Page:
Why is the prosecutor being so sleazy? It's almost like he has no facts that he can put forward so he's using misinformation and appealing to the emotion to put forward his case. Not a good example of being an administrator of justice.

Posted by: Sue | Feb 7, 2016 3:41:59 AM

How was this "20 minute late " actually put forward by the prosecution? Did they actually try and state this was a fact?

Posted by: Craig | Feb 7, 2016 3:48:17 AM

Why doesn't the defense call Kaliope to explain her memos??? She is right down the street in the mayor's office.

Posted by: Katie Johnson | Feb 7, 2016 4:14:57 AM

Do you have the original of this document? Would the state go so far as to "accidentally" cut off the 'r' from 'later', just to muddy the water?

Posted by: Cupcake | Feb 7, 2016 7:32:06 AM


I would like a detailed post on the incentive and accountability structure within DA's offices that makes them so averse to admitting a wrongful conviction. There is something seriously wrong here, because statistics show that it happens. But it seems DA's will do anything to save face, even of previous prosecutors, which seems irrational unless there is a built in pressure within the system to deny facts staring them in the face. Thanks.

Posted by: anon | Feb 7, 2016 2:06:39 PM

Wil someone please bring up the fact that Fitzgerald and his fiasco work on the Boston marathon bomber

Posted by: G Geneva | Feb 7, 2016 4:01:39 PM

Daniel - are you kidding me? She talked to the guy's dad... Why the heck would the dad say he was 20 min late to practice? That makes no sense. The only thing that does make sense is the interpretation that he called back 20 min later. In context that makes complete sense.

Posted by: Narizarielka | Feb 7, 2016 7:51:40 PM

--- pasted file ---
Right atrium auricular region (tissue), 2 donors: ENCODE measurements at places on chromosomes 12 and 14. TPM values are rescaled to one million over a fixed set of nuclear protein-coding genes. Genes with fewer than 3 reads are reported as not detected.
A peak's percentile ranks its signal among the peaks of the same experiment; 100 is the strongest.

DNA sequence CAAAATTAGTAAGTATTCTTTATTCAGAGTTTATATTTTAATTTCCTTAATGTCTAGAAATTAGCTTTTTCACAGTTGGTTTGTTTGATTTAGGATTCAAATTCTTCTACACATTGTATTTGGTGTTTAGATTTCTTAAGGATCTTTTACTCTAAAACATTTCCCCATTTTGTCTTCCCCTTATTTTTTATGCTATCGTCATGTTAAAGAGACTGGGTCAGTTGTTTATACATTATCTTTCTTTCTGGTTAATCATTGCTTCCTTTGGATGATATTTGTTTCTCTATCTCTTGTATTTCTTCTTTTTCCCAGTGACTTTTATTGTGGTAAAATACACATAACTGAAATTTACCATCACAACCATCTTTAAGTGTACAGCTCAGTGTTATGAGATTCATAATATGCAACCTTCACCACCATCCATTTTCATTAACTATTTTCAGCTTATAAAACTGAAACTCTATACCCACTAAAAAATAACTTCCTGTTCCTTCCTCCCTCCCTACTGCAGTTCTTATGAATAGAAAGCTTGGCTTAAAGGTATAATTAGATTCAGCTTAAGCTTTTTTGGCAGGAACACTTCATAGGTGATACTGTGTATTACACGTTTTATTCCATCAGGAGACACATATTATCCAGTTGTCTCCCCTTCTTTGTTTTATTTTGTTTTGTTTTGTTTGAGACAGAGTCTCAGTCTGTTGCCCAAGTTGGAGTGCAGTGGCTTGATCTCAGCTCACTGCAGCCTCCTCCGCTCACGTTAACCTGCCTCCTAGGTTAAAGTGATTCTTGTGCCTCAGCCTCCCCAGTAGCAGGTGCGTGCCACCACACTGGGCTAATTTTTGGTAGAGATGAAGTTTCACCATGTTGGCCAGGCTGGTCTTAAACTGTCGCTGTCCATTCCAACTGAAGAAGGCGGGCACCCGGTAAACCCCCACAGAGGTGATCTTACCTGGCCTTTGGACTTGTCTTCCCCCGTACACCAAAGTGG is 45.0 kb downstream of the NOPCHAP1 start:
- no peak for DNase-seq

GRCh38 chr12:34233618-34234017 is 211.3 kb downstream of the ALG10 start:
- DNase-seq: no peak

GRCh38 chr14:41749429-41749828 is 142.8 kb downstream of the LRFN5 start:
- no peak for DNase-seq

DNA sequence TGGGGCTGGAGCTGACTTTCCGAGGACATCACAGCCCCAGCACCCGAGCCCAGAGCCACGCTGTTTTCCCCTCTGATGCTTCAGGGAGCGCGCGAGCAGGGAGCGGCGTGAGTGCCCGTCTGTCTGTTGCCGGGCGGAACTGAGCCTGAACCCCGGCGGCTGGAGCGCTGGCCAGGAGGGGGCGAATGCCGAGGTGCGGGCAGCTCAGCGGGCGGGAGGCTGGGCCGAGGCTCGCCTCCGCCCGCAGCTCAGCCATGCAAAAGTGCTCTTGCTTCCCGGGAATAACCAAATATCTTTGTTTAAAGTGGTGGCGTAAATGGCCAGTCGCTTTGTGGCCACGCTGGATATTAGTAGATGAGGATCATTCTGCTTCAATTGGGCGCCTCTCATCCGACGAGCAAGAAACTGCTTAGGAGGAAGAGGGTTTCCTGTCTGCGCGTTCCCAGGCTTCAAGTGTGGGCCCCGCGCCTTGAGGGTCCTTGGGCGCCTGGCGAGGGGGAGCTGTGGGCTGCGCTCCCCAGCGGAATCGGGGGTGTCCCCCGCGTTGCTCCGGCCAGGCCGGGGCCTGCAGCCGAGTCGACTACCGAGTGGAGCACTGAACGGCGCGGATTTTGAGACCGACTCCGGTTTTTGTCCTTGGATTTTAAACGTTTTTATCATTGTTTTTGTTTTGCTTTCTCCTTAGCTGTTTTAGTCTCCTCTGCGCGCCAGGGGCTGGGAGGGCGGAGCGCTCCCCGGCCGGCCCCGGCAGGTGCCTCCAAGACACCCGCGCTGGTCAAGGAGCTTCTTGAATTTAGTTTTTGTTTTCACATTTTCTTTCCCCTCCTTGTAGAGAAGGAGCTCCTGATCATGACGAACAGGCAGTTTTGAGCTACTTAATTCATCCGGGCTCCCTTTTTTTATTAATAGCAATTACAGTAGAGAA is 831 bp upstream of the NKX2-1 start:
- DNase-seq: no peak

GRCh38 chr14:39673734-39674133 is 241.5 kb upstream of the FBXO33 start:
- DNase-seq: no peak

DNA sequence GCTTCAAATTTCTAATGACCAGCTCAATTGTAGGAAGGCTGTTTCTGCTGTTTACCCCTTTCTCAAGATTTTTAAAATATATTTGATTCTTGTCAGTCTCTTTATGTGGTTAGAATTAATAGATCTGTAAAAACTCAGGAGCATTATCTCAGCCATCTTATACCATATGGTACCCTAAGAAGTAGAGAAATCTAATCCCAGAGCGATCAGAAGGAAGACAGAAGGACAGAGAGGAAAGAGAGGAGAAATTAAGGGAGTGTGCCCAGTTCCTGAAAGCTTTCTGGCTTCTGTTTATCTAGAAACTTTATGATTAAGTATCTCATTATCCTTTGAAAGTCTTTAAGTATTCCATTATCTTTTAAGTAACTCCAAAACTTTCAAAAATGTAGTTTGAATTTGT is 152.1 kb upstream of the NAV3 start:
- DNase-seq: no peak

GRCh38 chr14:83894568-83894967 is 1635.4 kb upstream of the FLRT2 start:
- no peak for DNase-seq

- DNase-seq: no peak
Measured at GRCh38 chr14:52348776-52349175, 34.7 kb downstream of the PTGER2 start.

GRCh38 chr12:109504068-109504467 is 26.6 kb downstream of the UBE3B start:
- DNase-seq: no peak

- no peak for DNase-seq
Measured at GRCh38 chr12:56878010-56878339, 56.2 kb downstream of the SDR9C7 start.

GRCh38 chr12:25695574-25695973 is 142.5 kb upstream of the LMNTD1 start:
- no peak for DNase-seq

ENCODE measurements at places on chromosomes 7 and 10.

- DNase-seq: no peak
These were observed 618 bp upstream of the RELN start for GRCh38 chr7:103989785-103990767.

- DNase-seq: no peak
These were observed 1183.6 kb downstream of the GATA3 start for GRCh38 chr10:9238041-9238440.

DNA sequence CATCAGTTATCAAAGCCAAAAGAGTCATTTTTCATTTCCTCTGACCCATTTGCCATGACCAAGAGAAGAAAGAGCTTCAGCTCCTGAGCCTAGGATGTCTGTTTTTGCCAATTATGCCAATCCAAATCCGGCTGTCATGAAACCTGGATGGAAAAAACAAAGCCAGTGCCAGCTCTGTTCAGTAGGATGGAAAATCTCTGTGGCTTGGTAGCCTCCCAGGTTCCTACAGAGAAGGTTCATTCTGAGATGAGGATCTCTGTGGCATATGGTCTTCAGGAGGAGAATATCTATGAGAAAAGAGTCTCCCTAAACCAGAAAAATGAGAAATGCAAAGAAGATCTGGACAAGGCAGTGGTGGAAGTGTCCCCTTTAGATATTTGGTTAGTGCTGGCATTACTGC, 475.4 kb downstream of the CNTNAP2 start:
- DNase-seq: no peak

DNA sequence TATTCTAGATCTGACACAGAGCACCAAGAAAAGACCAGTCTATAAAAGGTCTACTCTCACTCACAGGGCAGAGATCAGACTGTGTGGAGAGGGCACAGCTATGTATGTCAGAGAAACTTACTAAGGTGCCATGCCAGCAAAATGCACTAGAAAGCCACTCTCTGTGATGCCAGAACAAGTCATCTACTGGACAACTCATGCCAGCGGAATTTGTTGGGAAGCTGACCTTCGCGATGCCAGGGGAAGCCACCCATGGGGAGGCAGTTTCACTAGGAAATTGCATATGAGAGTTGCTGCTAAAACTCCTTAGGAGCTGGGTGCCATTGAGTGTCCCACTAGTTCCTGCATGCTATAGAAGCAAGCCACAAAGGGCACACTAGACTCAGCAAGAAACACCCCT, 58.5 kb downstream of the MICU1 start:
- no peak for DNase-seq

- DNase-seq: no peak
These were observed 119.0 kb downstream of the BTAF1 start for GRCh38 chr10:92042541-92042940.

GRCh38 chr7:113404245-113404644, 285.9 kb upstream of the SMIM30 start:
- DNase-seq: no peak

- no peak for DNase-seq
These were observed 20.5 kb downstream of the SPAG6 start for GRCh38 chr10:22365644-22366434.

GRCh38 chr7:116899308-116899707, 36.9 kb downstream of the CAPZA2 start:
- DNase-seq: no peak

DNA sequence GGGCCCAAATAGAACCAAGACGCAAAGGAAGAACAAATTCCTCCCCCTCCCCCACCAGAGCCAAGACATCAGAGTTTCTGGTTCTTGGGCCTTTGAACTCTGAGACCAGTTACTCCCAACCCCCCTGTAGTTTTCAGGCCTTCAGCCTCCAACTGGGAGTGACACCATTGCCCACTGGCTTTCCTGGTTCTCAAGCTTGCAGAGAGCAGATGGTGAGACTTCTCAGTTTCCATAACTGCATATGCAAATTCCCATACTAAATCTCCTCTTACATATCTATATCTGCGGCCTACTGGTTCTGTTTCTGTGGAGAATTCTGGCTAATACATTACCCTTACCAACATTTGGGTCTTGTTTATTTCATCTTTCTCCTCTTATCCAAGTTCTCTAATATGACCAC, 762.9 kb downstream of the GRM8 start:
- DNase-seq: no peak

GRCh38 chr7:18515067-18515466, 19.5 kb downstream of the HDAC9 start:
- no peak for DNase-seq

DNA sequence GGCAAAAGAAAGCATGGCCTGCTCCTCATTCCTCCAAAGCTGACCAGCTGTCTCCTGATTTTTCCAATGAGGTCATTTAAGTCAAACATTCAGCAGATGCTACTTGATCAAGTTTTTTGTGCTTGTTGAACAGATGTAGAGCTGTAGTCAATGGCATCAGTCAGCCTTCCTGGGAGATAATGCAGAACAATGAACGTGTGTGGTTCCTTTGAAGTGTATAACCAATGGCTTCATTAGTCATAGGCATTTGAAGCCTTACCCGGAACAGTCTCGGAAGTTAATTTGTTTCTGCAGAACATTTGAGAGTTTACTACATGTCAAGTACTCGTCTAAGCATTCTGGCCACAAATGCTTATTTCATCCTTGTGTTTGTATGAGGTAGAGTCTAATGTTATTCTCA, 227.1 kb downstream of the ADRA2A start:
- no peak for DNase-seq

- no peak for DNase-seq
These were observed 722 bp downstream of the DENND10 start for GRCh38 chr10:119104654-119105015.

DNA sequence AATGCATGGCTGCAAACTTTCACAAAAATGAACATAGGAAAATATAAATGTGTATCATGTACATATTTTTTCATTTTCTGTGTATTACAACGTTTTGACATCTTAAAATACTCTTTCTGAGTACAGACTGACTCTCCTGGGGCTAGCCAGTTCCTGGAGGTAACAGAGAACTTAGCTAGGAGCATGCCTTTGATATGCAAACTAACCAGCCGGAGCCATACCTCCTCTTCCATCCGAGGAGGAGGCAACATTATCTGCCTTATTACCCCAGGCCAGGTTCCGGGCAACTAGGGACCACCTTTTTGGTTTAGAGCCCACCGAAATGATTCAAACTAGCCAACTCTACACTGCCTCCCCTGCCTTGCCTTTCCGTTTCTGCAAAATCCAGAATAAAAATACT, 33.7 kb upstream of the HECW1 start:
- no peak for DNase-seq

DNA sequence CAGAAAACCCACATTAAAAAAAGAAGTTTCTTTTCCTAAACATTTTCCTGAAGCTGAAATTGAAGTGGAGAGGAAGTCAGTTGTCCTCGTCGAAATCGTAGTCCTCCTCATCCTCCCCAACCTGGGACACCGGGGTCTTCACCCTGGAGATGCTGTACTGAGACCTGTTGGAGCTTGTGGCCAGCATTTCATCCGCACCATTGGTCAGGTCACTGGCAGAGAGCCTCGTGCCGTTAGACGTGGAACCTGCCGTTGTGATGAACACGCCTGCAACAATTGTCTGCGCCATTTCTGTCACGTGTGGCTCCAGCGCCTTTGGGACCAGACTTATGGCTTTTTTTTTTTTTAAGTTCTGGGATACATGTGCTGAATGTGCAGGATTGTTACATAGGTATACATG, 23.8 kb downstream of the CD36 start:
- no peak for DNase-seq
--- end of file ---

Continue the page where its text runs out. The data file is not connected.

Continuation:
Beth-I was thinking the same thing! Lol. I'm sure he (she*) was, but using one of her myriad other sock puppets names instead .

Posted by: Paul | Feb 9, 2016 5:40:33 PM

Denise: Thanks.

Eric: The “20 minutes late” claim is certainly not supported by the evidence.

Cupcake: You would avoid entering documents into evidence if you knew they didn’t support your insinuations. The new document was in the State’s response to a different MPIA request. I’ll probably write about it at some point.

Daniel: I think it’s unclear exactly what the note means. But given that the teammate says that he never spoke to the defense, it seems impossible that the note refers to the teammate saying Adnan was 20 minutes late.

Posted by: Colin Miller | Feb 9, 2016 6:42:35 PM

"left message on answering machine, then 20 minutes late Dad return my call and said he was away at college." Actually the order is different - not 'then 20 minutes late' but an arrow up to '20 minutes late' followed by 'then dad ...'

Posted by: PeculiarJulia | Feb 14, 2016 4:07:52 AM

I agree with Richard above. the document above was cut off during reproduction,as you can see from the other notes. Also notable, the left side is also cut off. Why would both sides show that they were cut unless it was printed from a non-standard(extra wide) sheet necessitating the cuts. my guess is that the right side was INTENTIONALLY cut off to look like it said "20 minutes late". They obviously did nt talk to the student at all during the call. Damn liars.

Posted by: Joy | Mar 1, 2016 3:04:47 PM

Would love to see the original, rather than a copy of this memo. Is that possible?

Posted by: Joy | Mar 2, 2016 9:01:00 AM

Post a comment